While nearly three-quarters of schools have PTRs higher than 40, 21 percent of schools have more teachers than the minimum number of teachers to meet the ministry’s rule. Many of these heavier staffed schools could have teachers transferred to schools with fewer teachers than necessary and still have a PTR in line with the Ministry’s directive.
In order to reach the government’s targeted PTR with the current number of pupils and teachers, approximately 12,500 additional primary school teachers would have to be hired. Given the current number of teachers in the public primary school system, the researcher calculates that the smallest maximum PTR that could be achieved nationwide would be 48.
Weak deployment and transfer policies
The deployment of new teachers and the transfers of existing teachers to schools were largely not based on school staffing needs, and partially explain the coexistence of over and understaffed schools. While most schools did not receive new teachers each year, the schools that did receive teachers were often those that were already sufficiently staffed and met the PTR rule. Additionally, the teacher transfer process contributed to unbalanced staffing patterns. Between 2010 and 2017, approximately forty percent of transfers moved teachers into schools with lower PTRs than those they came from. In principle, there are regulations that limit the number of transfers and their impact on PTRs. However, as the data indicate, they were not respected.
In Zambia, staff do not always work at the facility they are listed at in the government payroll system. This “payroll mismatch” limits the government’s ability to deploy teachers according to school staffing needs. Because of payroll mismatching, understaffed schools may not show vacancies in the payroll system and overstaffed schools may not show excess teachers. Results suggest at least forty percent of teachers did not work at the school where they were being paid.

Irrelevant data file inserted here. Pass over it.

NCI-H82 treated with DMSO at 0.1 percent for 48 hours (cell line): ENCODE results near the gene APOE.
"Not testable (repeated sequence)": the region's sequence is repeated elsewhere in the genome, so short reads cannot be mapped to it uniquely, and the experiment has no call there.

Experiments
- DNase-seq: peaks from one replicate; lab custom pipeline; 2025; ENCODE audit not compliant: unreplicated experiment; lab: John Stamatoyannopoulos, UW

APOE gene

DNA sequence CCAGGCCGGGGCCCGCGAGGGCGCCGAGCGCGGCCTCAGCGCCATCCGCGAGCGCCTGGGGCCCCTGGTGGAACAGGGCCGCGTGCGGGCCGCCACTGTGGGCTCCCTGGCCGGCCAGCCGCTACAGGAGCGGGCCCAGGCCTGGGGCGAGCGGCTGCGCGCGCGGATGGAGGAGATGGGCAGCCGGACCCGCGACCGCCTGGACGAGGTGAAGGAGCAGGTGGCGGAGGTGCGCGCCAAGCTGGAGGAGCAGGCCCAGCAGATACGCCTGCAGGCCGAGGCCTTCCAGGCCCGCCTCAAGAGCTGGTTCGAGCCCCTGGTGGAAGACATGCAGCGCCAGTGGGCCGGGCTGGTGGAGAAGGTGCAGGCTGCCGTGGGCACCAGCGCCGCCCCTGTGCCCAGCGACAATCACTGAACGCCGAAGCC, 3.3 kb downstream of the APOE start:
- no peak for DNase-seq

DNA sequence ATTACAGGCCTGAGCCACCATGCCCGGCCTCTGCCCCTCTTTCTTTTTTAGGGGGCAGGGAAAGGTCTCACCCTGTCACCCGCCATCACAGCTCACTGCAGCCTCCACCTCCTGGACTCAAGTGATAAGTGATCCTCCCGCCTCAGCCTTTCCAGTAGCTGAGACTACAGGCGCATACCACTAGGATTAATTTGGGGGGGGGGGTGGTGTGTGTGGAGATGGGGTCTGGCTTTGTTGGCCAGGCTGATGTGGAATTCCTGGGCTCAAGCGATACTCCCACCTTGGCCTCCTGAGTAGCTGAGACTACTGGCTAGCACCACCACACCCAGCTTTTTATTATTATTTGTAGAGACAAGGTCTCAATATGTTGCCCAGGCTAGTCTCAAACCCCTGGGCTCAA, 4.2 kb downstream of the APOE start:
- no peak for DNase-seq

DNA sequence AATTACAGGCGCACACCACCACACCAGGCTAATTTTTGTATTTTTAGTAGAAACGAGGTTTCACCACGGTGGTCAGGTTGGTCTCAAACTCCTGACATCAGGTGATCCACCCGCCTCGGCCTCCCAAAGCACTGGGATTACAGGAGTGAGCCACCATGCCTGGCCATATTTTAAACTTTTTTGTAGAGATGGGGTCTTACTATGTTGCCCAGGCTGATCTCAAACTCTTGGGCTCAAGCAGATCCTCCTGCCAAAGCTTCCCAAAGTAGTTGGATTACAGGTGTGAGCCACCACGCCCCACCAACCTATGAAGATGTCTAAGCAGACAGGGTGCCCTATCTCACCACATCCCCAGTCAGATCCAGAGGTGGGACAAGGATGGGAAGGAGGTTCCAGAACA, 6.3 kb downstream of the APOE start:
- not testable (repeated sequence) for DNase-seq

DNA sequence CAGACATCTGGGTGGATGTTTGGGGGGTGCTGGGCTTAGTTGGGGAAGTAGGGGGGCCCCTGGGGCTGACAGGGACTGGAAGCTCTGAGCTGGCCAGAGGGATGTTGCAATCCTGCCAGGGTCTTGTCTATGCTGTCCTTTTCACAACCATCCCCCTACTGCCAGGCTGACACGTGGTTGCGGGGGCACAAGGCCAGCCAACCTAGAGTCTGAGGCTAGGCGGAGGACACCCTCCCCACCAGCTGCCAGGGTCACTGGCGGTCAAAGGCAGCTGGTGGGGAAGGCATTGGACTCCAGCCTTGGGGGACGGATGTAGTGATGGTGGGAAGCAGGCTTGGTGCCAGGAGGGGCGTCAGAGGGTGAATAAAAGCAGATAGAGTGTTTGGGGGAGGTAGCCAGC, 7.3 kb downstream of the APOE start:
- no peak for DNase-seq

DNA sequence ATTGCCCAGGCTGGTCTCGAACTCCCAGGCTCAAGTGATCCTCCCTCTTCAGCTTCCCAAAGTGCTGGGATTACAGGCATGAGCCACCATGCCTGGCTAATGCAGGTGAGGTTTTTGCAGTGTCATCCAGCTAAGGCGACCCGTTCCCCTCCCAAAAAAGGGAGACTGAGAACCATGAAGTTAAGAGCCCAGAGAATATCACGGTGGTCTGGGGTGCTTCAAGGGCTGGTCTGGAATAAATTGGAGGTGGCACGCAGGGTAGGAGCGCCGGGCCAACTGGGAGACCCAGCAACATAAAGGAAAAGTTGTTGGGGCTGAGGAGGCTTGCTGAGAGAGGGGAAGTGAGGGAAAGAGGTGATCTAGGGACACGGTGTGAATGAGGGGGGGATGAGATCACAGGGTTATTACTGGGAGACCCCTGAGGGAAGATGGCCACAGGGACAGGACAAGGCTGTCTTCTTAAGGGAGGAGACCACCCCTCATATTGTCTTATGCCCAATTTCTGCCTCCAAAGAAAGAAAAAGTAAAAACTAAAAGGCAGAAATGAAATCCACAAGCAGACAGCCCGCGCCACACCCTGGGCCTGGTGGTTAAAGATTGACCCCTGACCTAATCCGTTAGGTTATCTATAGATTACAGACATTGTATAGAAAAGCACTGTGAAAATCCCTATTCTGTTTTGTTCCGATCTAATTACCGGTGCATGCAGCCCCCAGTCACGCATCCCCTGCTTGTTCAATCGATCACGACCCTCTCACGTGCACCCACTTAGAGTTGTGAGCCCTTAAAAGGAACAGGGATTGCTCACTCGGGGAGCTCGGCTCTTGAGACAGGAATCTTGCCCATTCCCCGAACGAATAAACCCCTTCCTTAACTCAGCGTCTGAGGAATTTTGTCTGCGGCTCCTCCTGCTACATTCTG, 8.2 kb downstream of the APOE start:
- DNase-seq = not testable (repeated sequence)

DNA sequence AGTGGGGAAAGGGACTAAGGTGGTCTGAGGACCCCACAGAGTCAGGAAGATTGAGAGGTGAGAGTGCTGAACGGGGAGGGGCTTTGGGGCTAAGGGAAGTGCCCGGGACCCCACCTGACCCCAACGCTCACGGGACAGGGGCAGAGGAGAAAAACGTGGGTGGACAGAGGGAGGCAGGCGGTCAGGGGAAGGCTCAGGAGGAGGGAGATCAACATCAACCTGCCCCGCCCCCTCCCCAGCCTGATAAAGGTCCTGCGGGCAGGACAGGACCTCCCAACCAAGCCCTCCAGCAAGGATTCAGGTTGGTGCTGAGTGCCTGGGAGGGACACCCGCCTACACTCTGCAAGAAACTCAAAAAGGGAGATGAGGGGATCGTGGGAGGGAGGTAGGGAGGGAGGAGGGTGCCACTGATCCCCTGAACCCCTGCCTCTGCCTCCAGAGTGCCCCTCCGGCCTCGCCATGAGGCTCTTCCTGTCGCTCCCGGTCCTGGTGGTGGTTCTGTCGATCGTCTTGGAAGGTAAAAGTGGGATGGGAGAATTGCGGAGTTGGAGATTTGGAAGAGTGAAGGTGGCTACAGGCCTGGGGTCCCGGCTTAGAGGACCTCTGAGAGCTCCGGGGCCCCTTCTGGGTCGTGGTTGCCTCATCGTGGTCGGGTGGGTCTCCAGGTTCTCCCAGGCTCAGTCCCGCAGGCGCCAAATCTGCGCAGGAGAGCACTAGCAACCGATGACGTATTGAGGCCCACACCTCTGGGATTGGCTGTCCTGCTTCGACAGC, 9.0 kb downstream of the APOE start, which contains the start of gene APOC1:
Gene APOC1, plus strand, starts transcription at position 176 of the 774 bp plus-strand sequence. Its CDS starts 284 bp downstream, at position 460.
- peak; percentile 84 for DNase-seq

Weaknesses in the budgeting process for teacher positions
Eliminating payroll mismatch would not eliminate the variation in staffing levels across schools. In fact, even if the payroll perfectly reflected schools’ actual staffing levels, PTRs would still vary substantially across schools due to inequalities in the number of sanctioned teaching positions across schools. One of the main factors behind the dispersion in sanctioned PTRs appears to be that establishment registers, government lists detailing positions at each school that have been budgeted for, are updated infrequently.
Spatial variation in living and working conditions
There are considerable staffing imbalances between rural and urban schools in Zambia. Rural schools have on average four vacancies and urban schools are on average overstaffed by four teachers. However, this imbalance explains less than five percent of the variation in PTRs.
Based on this data, the researcher recommends that the Ministry of Education aim to achieve the following in order to ensure a more equitable distribution of teachers across primary schools:
Short-term goals to implement a one-time reallocation process:
- Collect data on paypoints and actual locations of teachers
- Establish an achievable maximum PTR rule to guide teacher allocation
- Update school establishment registers with regards to the achievable maximum PTR rule
- Align staffing with establishment registers
Longer-term goals to enforce an equitable distribution in the long-run:
- Deploy new teachers exclusively to schools in need of teachers
- Enforce transfer policies
- Revise incentive schemes to attract teachers to remote schools if lack of teacher supply constrains staffing in certain areas